Dartmouth College: Breaking gender barriers with Thayer School of Engineering

In 2016, Dartmouth College in New Hampshire became the first American comprehensive university to graduate a majority female engineering undergraduate class. Before and after breaking that record, the university has successfully built a platform for female students to academically thrive.

Despite Dartmouth’s Thayer School of Engineering being one of the oldest professional schools of its trade (est. 1867), the school adopts a contemporary learning style and maintains a tradition of unbiased education.

Breaking Gender Barriers

For decades, Dartmouth’s established school of engineering has exposed all students to an extensive range of undergraduate and postgraduate courses, regardless of gender.

As the American Association of University Women (AAUW) highlights in its Why So Few? Report, “The number of women in science and engineering is growing, yet men continue to outnumber women, especially at the upper levels of these professions.”

The report also adds that, “By graduation, men outnumber women in nearly every science and engineering field, and in some, such as physics, engineering, and computer science, the difference is dramatic. Women’s representation in science and engineering declines further at the graduate level and yet again in the transition to the workplace.”

By acknowledging current research and understanding that the global underrepresentation of girls and women in science, technology, engineering, and mathematics (STEM) cannot be ignored, Thayer School is paving the way for change.

Engineering majors Krystyna Miles ’16, left, and Shinri Kamei ’16 are members of Dartmouth’s first graduating engineering class that is over 50 percent female. (Photo by John Sherman)

Through hands-on initiatives such as the 25-year-old Women in Science Project (WISP) and the First-Year Research in Engineering program, the school offers part-time internships and supportive mentorship schemes. By allowing students to get a head start in engineering, Thayer helps them build strong self-confidence and an appreciation for what they can accomplish as engineers.

Alongside engineering majors, Dartmouth students may acquire exclusive entry into foundation-level courses. Through the ENGS 12 and the ENGS 21 courses, Thayer School gives students design thinking skills and experience in generating innovative solutions to real-life problems.

Why Women Love Dartmouth

As Thayer School works towards gender parity in engineering, there have been a lot of female graduates expressing gratitude for their Dartmouth experience. Proud of the university’s 2016 achievement, all students support Thayer’s progressive engineering education. Here’s why:

“There’s a fair number of female undergraduates at Thayer and I think this creates an environ­ment where female engineers, whether at the graduate or undergraduate level, are generally encouraged and celebrated. Everyone is very supportive,” says PhD Innovation Program Candidate, Margaret Wu.

“This is the first time in my life where I’ve felt that I am equal and have the same opportunities as
my male fellows. Coming from a developing country, I have experienced a larger gap between genders in most aspects of my life, but at Thayer there is no gap,” explains MEM Candidate, Karen Uchiyama.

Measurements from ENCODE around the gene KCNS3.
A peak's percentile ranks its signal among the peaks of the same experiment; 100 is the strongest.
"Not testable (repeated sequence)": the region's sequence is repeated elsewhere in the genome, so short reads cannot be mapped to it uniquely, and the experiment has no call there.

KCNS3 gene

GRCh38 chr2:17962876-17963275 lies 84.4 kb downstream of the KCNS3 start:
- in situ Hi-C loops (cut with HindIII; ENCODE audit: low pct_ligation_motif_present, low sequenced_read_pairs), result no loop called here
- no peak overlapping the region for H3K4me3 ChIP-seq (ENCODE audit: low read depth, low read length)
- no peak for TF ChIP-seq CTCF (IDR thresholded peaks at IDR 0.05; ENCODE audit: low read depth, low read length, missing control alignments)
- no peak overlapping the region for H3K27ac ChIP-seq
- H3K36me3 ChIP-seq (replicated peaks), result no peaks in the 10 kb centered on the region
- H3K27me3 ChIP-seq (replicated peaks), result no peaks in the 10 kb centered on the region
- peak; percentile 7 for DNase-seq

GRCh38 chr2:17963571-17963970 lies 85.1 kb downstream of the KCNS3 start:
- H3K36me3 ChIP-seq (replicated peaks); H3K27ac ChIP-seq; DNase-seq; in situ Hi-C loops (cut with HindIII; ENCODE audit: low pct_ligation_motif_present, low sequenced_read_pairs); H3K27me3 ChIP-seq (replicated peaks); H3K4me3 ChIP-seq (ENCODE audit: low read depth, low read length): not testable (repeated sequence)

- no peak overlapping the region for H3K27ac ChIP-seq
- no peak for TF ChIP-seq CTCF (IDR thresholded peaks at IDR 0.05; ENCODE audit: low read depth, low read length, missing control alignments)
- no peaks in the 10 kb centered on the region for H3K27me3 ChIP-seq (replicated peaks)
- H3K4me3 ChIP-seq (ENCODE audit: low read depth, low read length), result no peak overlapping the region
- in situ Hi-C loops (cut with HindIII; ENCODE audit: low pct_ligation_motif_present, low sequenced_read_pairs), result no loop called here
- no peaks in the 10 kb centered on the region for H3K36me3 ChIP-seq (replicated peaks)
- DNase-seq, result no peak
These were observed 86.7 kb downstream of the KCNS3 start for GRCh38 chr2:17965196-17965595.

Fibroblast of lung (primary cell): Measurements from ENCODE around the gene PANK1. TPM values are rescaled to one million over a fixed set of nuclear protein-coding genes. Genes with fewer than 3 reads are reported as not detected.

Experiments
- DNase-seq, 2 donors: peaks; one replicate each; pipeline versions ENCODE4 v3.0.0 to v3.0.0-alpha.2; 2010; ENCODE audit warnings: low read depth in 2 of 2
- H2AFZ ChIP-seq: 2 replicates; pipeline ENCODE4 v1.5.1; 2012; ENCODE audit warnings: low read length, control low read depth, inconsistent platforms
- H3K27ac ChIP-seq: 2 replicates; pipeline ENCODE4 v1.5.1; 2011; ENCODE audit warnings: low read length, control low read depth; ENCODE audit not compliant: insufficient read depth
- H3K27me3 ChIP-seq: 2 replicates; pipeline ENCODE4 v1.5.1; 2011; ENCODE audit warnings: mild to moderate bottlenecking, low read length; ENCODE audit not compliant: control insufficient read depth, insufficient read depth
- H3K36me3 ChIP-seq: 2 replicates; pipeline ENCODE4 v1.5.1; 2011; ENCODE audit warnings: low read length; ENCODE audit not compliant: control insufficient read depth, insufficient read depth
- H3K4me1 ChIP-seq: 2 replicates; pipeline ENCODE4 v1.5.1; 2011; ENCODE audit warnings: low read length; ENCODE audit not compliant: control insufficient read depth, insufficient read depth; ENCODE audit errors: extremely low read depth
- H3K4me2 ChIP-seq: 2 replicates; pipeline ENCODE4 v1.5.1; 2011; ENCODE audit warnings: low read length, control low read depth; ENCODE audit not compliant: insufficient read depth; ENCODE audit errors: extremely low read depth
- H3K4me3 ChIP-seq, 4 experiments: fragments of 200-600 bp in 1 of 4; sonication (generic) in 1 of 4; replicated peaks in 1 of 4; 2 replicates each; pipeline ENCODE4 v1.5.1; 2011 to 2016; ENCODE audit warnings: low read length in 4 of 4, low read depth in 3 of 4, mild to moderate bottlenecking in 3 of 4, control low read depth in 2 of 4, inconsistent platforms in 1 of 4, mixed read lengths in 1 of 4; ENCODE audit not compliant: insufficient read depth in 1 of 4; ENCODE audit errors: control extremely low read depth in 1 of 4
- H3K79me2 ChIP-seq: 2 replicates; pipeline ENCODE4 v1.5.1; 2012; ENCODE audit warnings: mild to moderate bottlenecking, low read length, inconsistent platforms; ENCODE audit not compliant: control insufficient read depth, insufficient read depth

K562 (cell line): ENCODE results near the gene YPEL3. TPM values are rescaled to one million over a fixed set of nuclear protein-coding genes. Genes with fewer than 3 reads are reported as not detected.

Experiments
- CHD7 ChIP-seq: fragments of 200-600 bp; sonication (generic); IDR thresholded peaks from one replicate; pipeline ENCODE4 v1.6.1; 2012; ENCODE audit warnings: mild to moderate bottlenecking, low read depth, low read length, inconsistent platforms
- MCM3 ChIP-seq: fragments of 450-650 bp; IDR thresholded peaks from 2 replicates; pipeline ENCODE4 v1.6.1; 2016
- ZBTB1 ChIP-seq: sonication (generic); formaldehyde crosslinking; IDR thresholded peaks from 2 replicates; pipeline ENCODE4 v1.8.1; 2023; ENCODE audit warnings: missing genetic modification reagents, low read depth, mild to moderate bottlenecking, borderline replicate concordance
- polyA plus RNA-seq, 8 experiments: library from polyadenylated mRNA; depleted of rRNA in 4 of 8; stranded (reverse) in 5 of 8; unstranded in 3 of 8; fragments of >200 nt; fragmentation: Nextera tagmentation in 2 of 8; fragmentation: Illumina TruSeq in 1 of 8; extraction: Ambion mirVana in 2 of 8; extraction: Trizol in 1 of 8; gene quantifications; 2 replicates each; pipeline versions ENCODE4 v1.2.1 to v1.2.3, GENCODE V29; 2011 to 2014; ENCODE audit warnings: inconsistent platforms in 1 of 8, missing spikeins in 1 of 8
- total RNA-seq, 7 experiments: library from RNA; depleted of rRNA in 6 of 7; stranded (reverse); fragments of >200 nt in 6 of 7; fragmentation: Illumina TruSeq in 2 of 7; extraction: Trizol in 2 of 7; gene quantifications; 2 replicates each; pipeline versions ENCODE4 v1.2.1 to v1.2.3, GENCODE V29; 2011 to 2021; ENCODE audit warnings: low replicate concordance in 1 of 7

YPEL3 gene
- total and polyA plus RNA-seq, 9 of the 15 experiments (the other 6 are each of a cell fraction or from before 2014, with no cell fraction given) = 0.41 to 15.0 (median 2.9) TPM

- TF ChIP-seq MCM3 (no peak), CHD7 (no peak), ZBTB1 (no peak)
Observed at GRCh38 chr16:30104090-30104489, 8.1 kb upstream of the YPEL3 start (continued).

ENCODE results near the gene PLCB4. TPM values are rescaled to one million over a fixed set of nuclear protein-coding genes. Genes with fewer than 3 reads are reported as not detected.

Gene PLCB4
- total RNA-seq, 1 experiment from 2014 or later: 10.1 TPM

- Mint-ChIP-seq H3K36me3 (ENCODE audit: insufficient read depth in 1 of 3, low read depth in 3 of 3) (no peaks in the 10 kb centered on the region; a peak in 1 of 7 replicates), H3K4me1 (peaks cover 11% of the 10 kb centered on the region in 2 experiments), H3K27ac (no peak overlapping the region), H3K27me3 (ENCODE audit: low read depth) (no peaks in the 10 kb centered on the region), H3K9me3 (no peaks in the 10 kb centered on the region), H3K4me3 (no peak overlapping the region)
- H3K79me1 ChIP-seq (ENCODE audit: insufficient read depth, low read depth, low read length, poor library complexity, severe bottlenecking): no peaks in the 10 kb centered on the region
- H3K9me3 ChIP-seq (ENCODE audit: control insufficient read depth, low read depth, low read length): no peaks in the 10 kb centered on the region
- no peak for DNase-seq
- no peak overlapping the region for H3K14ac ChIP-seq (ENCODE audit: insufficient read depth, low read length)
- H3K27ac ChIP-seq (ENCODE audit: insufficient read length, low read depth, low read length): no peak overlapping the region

“I don’t spend a lot of time thinking about gender issues because I don’t have to, I’m not outnumbered here. My courses have been gender-balanced and my lab is almost half women. I’ve been elected one of two female co-presidents of the Thayer Council and gotten training in business and entrepreneurship through the Innovation Program,” states PhD Innovation Program Candidate, Amogha Tadimety.

“Being a female graduate student at Thayer is absolutely awesome. We get to develop excellent leadership and communication skills-both personal and scientific-that contribute to a supportive and innovative work environment for all students. I feel privileged to be part of and contribute to such an exceptional and supportive community of women and men,” adds PhD Candidate, Carolyn Stwertka.

Your Future at Thayer

As nearly half of Dartmouth engineering majors are women, the college lives up to its reputation for being an all-inclusive and unbiased academic institution.

Stephanie Alden ’16, left, completed her senior thesis in biological chemistry under the guidance of Associate Professor of Chemistry Ekaterina Pletneva, right (Photo by Josh Renaud)

Once you join the Thayer School of Engineering, you’re signing up for tailor-made, interdisciplinary education. As the college doesn’t believe in boundaries, you can mix and merge the subject of engineering with other disciplines. For instance, the new Human-Centered Design Minor is a hybrid of studio art, social science, humanities, and engineering.

From faculty members to student teaching assistants, Thayer has built a diverse population of role models for all learners. As Associate Professor of Engineering Karl Griswold explains, “Engineering as a discipline, and in society, has for too long failed to effectively tap into the full potential of women as engineers and scientists. Therefore, I’m thrilled to be a part of an institution that’s experiencing this a shift in gender parity.”

Focused on your future, Thayer School of Engineering will motivate you to follow your passions from day one. Rather than just handing you a textbook and letting you walk along your study adventure alone, Thayer hands you the tools to boost your self-belief and teaches you to break down any barriers that stand in the way of you and your future success.

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